Register an eventfd

Going into the details of the eventfd(2) system call is out-of-scope. You might want to check the eventfd(2) man page for the description on that system call. eventfd(2) is a Linux-specific synchronization mechanism.

io_uring is capable of posting events on an eventfd instance whenever completions occur. This capability enables processes that are multiplexing I/O using poll(2) or epoll(7) to add a io_uring registered eventfd instance file descriptor to the interest list so that poll(2) or epoll(7) can notify them when a completion via io_uring occurred. This allows such programs to be busy processing their existing event loops rather than being blocked in a call to io_uring_wait_cqe().

#include <sys/eventfd.h>
#include <unistd.h>
#include <stdio.h>
#include <stdlib.h>
#include <string.h>
#include <pthread.h>
#include <liburing.h>
#include <fcntl.h>

#define BUFF_SZ   512

char buff[BUFF_SZ + 1];
struct io_uring ring;

void error_exit(char *message) {

void *listener_thread(void *data) {
    struct io_uring_cqe *cqe;
    int efd = (int) data;
    eventfd_t v;
    printf("%s: Waiting for completion event...\n", __FUNCTION__);

    int ret = eventfd_read(efd, &v);
    if (ret < 0) error_exit("eventfd_read");

    printf("%s: Got completion event.\n", __FUNCTION__);

    ret = io_uring_wait_cqe(&ring, &cqe);
    if (ret < 0) {
        fprintf(stderr, "Error waiting for completion: %s\n",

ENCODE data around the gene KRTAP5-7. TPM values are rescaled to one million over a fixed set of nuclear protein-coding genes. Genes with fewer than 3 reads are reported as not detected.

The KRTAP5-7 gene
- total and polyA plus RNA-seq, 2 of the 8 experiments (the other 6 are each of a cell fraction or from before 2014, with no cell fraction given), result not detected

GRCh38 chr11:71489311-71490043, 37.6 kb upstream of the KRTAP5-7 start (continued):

return NULL;
    /* Now that we have the CQE, let's process it */
    if (cqe->res < 0) {
        fprintf(stderr, "Error in async operation: %s\n", strerror(-cqe->res));
    printf("Result of the operation: %d\n", cqe->res);
    io_uring_cqe_seen(&ring, cqe);

    printf("Contents read from file:\n%s\n", buff);
    return NULL;

int setup_io_uring(int efd) {
    int ret = io_uring_queue_init(8, &ring, 0);
    if (ret) {
        fprintf(stderr, "Unable to setup io_uring: %s\n", strerror(-ret));
        return 1;
    io_uring_register_eventfd(&ring, efd);
    return 0;

int read_file_with_io_uring() {
    struct io_uring_sqe *sqe;

    sqe = io_uring_get_sqe(&ring);
    if (!sqe) {
        fprintf(stderr, "Could not get SQE.\n");
        return 1;

    int fd = open("/etc/passwd", O_RDONLY);
    io_uring_prep_read(sqe, fd, buff, BUFF_SZ, 0);

    return 0;

int main() {
    pthread_t t;
    int efd;

    /* Create an eventfd instance */
    efd = eventfd(0, 0);
    if (efd < 0)

    /* Create the listener thread */
    pthread_create(&t, NULL, listener_thread, (void *)efd);


    /* Setup io_uring instance and register the eventfd */

    /* Initiate a read with io_uring */

    /* Wait for th listener thread to complete */
    pthread_join(t, NULL);

    /* All done. Clean up and exit. */
    return EXIT_SUCCESS;

How it works

In the main thread, we create an eventfd(2) instance. We then create a thread, passing it the eventfd file descriptor. In the thread, we print a message and immediately read from the eventfd file descriptor. This causes the thread to block since there should be no events posted yet on to the eventfd instance.

While the child thread is blocking on the read on the eventfd file descriptor, we sleep for 2 seconds in the parent to perceive this sequence clearly. Next, in setup_io_uring(), we create an io_uring instance and register our eventfd file descriptor with it. This will cause io_uring to post an event on this eventfd for every completion event.

We then call read_file_with_io_uring() from main. In this, we submit a request to read a file. This will cause io_uring to post an event on the registered eventfd instance. This should now cause the read(2) call in which listener_thread() is blocked on to unblock and continue execution. In this thread, we fetch the completion and print out the data.


Please note that eventfd_read() is a library function provided by glibc. It essentially calls read on the eventfd.

Source code

Source code for this and other examples is available on Github.